Friday dawned gorgeous. It was clear, bright, and relatively calm. Breakfast was eggs, real canadian bacon and tea. The other futzed about with fishing gear, and I packed. By late-ish morning, we had set-off. We paddled for an hour or so and fished and lunched on the north side of a little island. No great luck, but the views were stellar. We paddled across the lake, as the weather began to come up. Rob and I got separated from Ted and Marcus, and took refuge in a small cove. The wind was quite gusty now, and it was pretty hairy to be on the water in a small canoe! Eventually, Ted called us on the radio to say that he and Marcus had found a great campsite, so we paddled like crazy in the wind to get around the point to the new site. It was a nice location, and the sun was still out, despite the wind. We set up camp and went for another hike around the point. At the mid-point of the hike, we got some elevation and could see that the weather was moving in. A big wall cloud was racing for us, and we scuttled back to camp. It started to drizzle, but Ted and Marcus still went out to fish, and Rob and I stayed at camp. We got the fire going good, but the weather really came in hard – lots of rain and very strong winds. The tarp we set up near the fire was constantly blowing in and the fire was nearly put out by the rain. Rob and I ate freeze-dried dinner while waiting for the others. By about 7, Ted and Marcus returned – with FISH! They had caught a 20? Northern Pike and a 12?-ish Walleye. It was too miserable weather to cook them, however. So, Ted and Marcus ate freeze-dried food under the tarp. The tarp wasn’t big enough for all four of us to fit, so (since we’d already eaten) Rob and I stood outside in the rain and wind while Ted and Marcus boiled water for their pouch dinners.

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Early bed at 9-ish. Everything was wet and cold. General misery. My tent had seemed to leak, especially since we took the tarp that I usually use as a groundcloth for shelter by the fire. So, in order to stay away from the wet edges, I slept in the middle of it, and Rob slept in Ted’s tent. Marcus was dry in his hammock, but not out of the wind (as much as he would’ve liked). It rained all night. I was a little anxious about how the night would go, as I fell asleep.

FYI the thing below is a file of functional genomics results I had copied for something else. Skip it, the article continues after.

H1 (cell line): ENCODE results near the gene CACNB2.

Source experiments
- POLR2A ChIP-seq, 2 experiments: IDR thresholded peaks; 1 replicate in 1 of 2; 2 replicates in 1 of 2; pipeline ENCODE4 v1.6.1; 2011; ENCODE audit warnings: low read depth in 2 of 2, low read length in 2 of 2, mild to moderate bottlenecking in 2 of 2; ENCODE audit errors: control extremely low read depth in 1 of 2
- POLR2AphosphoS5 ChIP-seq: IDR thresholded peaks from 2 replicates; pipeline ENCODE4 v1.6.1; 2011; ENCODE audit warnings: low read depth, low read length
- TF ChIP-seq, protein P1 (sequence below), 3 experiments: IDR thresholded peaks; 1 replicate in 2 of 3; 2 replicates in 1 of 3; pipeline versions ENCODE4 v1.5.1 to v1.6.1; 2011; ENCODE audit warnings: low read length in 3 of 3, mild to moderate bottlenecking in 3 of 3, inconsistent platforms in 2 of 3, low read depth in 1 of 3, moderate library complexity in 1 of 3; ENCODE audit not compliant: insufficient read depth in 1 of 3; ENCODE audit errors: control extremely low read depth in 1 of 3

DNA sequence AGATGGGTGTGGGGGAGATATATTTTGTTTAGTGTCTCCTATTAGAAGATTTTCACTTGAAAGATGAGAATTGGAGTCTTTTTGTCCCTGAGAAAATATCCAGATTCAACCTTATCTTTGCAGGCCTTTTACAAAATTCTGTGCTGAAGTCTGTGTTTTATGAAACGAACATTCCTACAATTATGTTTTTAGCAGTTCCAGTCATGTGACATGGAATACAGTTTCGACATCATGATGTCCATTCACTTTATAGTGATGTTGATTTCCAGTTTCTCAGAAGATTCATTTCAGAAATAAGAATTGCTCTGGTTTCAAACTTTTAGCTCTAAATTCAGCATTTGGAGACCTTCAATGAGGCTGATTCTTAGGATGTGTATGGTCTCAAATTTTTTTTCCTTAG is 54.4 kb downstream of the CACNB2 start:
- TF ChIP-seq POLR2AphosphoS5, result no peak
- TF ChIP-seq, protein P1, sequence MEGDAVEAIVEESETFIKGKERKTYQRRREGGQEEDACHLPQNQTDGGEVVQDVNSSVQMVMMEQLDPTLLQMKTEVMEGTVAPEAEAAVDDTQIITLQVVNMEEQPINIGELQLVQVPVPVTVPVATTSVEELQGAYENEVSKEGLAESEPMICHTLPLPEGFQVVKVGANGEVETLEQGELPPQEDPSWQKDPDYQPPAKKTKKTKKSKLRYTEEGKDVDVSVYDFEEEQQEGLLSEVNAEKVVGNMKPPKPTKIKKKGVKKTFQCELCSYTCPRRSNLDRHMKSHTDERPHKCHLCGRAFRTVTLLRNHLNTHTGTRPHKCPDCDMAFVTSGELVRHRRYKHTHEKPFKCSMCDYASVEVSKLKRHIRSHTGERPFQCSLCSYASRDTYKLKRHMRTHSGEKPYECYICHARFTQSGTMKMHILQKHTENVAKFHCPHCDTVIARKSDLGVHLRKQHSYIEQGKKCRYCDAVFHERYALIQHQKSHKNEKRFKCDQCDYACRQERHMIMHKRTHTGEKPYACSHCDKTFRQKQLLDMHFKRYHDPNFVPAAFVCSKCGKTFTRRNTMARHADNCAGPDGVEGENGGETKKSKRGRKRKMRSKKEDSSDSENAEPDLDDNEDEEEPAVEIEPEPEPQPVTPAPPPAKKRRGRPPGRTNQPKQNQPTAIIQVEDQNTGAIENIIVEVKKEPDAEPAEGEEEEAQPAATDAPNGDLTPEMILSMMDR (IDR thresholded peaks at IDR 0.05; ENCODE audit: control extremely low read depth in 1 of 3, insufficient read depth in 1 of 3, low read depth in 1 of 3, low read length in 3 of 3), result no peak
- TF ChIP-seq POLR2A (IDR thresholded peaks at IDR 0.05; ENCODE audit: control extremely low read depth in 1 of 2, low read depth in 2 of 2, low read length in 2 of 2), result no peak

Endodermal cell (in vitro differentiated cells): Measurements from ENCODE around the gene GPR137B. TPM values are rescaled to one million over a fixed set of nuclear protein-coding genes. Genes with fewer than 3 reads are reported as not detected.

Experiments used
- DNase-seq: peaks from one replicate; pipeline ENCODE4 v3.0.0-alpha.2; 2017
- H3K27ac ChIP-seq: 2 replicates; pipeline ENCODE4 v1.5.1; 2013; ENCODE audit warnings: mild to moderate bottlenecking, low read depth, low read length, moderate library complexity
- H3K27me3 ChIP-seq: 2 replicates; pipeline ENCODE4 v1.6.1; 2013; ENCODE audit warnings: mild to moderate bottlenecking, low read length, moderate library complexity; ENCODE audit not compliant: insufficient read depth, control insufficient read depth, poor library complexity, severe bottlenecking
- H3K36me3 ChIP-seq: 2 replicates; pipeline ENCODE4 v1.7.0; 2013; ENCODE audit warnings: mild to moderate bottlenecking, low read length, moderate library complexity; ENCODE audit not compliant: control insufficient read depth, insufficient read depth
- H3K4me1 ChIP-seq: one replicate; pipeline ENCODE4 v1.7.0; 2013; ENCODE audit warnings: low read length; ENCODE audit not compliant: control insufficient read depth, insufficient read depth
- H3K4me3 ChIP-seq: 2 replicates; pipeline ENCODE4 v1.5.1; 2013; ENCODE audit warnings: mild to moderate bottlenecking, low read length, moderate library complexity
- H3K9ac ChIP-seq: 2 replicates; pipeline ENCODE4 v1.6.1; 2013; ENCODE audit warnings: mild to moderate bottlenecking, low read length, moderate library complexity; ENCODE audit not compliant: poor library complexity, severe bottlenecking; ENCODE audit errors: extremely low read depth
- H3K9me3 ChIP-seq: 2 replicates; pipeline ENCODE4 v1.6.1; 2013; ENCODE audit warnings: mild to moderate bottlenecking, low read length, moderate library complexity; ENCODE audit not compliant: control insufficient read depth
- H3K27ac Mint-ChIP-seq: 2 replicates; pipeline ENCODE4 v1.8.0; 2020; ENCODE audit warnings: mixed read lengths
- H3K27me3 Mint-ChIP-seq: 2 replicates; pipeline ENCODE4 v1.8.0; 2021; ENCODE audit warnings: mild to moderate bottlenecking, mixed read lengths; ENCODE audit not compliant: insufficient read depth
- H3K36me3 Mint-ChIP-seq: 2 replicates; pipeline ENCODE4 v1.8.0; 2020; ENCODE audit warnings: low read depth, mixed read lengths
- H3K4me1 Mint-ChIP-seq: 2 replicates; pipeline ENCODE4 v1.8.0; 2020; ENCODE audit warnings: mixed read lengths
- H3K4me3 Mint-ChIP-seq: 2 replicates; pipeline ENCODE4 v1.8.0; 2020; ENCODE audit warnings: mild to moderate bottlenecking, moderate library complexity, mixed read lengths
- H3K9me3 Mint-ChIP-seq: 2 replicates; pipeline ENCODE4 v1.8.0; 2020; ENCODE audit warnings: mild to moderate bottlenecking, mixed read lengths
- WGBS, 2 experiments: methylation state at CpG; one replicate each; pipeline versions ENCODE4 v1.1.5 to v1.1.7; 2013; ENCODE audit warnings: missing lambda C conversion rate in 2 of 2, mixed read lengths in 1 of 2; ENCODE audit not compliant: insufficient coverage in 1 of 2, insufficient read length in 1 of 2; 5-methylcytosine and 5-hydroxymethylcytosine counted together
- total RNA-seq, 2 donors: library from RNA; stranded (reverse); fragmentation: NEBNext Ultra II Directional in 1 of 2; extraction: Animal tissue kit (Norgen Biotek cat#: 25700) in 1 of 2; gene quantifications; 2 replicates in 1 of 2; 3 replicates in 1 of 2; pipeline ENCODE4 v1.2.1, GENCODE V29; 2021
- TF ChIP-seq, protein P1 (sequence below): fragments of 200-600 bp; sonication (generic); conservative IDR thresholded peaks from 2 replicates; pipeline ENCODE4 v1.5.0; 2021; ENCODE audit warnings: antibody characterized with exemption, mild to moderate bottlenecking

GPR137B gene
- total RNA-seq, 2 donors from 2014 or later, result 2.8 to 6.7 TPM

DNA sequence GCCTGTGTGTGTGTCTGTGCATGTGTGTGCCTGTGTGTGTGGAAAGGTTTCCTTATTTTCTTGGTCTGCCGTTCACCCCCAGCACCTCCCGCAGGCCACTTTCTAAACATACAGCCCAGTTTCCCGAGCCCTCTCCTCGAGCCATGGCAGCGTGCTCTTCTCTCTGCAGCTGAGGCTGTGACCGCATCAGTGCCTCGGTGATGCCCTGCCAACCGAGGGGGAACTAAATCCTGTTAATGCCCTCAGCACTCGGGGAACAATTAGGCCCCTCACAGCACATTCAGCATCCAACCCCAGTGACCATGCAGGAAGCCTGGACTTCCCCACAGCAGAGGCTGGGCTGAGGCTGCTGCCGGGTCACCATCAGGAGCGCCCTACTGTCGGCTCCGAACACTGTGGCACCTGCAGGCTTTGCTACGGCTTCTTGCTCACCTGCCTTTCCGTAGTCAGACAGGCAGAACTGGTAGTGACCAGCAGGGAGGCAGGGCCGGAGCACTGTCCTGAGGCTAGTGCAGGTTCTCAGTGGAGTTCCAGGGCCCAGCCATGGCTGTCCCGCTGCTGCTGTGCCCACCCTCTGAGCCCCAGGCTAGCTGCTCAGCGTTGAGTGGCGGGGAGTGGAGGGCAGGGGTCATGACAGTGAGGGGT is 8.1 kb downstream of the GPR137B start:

Saturday, May 16, 2009

Saturday morning was cold (just under freezing) and snowy. There was snow on the tents and the ground.

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We all hung out in tents and sleeping bags until later in the morning, due to the cold. By the time I had to pee, it was nearly 9 am. My pants were still wet from the night before. The wind was still blowing hard. But, the little frozen, pellet snow was tapering. There was a confab. We were far enough from the take out (where we needed to be by 10:30 the next morning) that we couldn’t stay a second night. We needed to move, but the wind was making the lake really choppy – 2-3 foot waves and whitecaps, and we had to cross open water from our site. Actually pretty dangerous stuff, given how cold the water still was. We determined to make a go for a site on Horse Lake, and the move across open water was with the wind at our backs, so we could keep the canoes perpendicular to the waves. We still managed to get a little wet with bow-spray. We made it across the open water and thru the little portages. There was a longer portage that went around some rapids. Ted (ever the daredevil) convinced Marcus to run the rapids. The first (and only visible) set were pretty mild. Rob and I portaged. We could see from the far side of the portage that the rapids got much worse. I bushwhacked back to see if I could find the other boat. They were upright, contemplating the next set of rapids. I wasn’t close, but could shout enough to tell them not to run them, and they ended-up pulling the boat out by a little beaver creek and lugging it overland to the end of the portage. Marcus was OK with the first rapids, but commented that the second set would have violated his promise to his wife to “be safe”. Over three portages, Marcus ran with the fish on a stringer so that he could get them back in the water ASAP. We weren’t able to eat them Friday night, but weren’t going to let them get away. We eventually found our way around to another camp site. This one was very well sheltered from the wind. We set out all of our stuff to dry and Ted and Rob went fishing in a canoe while Marcus and I set up camp. Ted managed to catch another walleye, and so, for the final night, we had a pretty nice fish dinner.

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The wind cleared-out and we had a nice evening of s’mores and campfire.

Sunday, May 17, 2009

The morning of our last day dawned clear, sunny and quiet. The lakes were glass-smooth, and the air was warm. Figures that the last day would be the nicest. We packed-up, and had a nice, mellow paddle back to Mudro Lake and the take-out. We were right on time to our pick-up and had a pretty uneventful ride back to the outfitter. A quick shower and we were on the road back to the cities.